Spring has settled in the lowlands of Colorado
and as we approach June. The high-country lakes and reservoirs are beginning to thaw, and I’m fondly reminded of a neglected pastime. It’s always this time of year when I begin to think about fishing
and miss all of its great grossness. As the temperatures rise I first feel the phantom grit of worm guts between my fingers, or smell the freshly spilled innards of a still writhing trout from memories of fishing trips past.
It’s in these moments that I have the sudden urge to rush off to Wal-Mart, get a license and head up the pass. But then the phone rings, or I’m alerted of an email, or it’s time to go to work, and the hope of an impromptu fishing adventure fades away. In my adult life, too many summers have completely vanished this way for me.
I don’t think it’s a unique story. Carving out time for recreational hobbies amidst the hustle and bustle can be a chore, but well worth it considering the fun, relaxation and beer consumption that typically comes with it.
In the same way that I miss fishing I also miss bowling, golf, foosball, laser-tag, bocce ball, beer pong and roller hockey. Alas, I haven’t figured out this whole space-time continuum situation, and/or, more specifically, I haven’t devised a way to control time with my mind units in a way that stretches a day into a month and a month into a year so that I can master all of my neglected pastimes and learn German. Until that day — which I’m starting to think may never arrive — I need to choose one activity and get as much out of it as I can.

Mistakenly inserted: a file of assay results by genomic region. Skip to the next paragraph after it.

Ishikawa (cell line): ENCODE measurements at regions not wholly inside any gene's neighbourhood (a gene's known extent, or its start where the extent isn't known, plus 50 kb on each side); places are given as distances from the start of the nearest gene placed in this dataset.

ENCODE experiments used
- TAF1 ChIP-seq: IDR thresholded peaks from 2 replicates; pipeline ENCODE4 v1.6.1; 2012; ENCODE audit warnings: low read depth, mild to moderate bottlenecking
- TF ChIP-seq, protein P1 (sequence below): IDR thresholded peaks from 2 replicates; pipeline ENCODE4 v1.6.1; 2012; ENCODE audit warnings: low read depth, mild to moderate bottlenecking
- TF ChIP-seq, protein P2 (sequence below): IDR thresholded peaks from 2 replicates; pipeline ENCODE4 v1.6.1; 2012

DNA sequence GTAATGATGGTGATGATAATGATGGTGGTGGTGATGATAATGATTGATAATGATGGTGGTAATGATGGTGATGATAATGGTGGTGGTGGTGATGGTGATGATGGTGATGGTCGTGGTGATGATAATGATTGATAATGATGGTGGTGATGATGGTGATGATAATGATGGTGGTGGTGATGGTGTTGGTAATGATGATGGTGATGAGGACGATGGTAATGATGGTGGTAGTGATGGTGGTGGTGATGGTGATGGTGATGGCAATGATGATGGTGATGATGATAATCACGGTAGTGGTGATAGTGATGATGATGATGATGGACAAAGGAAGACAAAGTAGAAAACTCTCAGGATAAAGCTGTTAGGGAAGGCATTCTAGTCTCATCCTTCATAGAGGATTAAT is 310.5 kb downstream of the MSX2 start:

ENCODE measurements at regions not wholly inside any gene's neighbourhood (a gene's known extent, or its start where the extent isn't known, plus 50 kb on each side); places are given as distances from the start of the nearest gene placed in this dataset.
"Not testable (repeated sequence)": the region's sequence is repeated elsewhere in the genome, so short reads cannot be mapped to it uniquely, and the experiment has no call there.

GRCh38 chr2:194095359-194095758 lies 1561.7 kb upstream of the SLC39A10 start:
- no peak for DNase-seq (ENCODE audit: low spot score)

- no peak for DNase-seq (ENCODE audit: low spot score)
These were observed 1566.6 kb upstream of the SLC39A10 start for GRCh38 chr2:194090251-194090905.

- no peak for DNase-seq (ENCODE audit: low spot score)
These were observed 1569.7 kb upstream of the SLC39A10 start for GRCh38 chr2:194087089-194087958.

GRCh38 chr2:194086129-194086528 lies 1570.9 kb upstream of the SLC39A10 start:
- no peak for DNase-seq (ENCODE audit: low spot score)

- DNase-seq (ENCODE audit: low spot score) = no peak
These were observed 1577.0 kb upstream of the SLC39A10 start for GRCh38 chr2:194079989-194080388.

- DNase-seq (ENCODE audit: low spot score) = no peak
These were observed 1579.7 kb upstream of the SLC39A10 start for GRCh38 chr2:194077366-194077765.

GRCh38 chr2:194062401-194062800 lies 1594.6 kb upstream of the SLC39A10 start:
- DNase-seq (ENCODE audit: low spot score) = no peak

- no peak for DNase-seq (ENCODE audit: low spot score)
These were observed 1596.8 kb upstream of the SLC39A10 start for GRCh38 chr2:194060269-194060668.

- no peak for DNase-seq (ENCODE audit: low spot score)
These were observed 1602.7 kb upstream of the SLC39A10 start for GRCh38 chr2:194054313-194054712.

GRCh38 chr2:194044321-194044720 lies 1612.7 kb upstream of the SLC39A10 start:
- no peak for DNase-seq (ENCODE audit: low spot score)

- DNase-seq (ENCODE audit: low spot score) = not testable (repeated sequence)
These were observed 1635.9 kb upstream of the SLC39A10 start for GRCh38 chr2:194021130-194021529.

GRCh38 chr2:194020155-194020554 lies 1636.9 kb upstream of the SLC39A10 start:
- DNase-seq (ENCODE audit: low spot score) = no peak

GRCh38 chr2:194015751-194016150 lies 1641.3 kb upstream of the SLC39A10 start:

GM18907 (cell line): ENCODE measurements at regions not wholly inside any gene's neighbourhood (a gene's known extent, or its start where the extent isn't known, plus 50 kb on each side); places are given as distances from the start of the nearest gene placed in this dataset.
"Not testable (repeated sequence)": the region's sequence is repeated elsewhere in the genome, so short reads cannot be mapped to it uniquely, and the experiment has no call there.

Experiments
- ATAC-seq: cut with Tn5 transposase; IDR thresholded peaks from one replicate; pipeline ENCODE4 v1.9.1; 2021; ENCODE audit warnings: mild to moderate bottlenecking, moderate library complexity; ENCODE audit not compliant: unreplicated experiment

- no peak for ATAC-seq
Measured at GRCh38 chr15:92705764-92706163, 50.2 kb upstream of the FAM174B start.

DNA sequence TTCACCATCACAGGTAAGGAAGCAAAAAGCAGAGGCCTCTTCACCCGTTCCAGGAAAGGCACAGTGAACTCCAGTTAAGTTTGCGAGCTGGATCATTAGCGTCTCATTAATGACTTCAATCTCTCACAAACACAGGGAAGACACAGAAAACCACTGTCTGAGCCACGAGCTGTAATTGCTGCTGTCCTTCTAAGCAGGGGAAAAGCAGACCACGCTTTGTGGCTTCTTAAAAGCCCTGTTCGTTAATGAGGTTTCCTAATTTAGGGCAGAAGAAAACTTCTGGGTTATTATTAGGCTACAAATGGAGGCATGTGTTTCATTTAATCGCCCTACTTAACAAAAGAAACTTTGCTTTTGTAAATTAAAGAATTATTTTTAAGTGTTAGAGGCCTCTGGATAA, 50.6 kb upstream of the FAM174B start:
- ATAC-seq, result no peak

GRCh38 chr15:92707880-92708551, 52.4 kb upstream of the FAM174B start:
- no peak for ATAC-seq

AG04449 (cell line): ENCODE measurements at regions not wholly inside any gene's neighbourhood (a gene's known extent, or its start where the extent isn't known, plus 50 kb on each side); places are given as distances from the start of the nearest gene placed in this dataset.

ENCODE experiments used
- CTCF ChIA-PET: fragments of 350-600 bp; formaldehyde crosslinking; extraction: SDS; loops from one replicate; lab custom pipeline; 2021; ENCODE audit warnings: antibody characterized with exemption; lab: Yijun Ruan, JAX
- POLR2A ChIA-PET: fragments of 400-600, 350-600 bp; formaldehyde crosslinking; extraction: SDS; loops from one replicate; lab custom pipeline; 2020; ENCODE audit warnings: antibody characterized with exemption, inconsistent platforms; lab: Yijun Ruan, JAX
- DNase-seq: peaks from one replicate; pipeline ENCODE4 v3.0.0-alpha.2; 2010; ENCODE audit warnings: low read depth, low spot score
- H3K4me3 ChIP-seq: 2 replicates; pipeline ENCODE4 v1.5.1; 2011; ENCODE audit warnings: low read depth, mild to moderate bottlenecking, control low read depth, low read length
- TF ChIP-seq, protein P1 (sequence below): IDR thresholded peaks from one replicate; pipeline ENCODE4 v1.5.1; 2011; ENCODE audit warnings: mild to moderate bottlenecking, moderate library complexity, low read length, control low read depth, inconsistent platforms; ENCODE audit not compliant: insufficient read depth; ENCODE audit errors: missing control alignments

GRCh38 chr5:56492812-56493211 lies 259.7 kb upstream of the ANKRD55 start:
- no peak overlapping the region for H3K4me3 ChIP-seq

Given the wellspring of beautiful opportunity here in Colorado, and the perfect peace I find when I’m in the thick of it, fishing is the thing. Hands down, absolutely.
With the rushing rivers like the Arkansas and Colorado connecting lakes and reservoirs throughout the state, there’s no shortage of opportunities from the peaks to the plains. And with the added bonus of beautiful scenery, sunshine and the feel of the fight on the end of the line, it’s tough to choose the artificial fog and cardboard pizza smells of laser-tag over the freshness that is fishing.
No matter what is done to prevent it, the time I carve out for fishing in May will erode and evaporate. But if I can land just one fish, or at least spend hours of warm, peaceful time giving it a try, I’ll equate that with true summertime success.
Here fishy, fishy...
Nic R. Krause was born a cranky, curmudgeon of a child in a Minnesota suburb. He was plucked from the muggy tundra and relocated to Colorado Springs 22 years ago. From intramural jai-alai, to his complicated relationship with the Minnesota Vikings, Nic, plainly stated, is bonkers for sports. Follow him on Twitter @NicRKrause.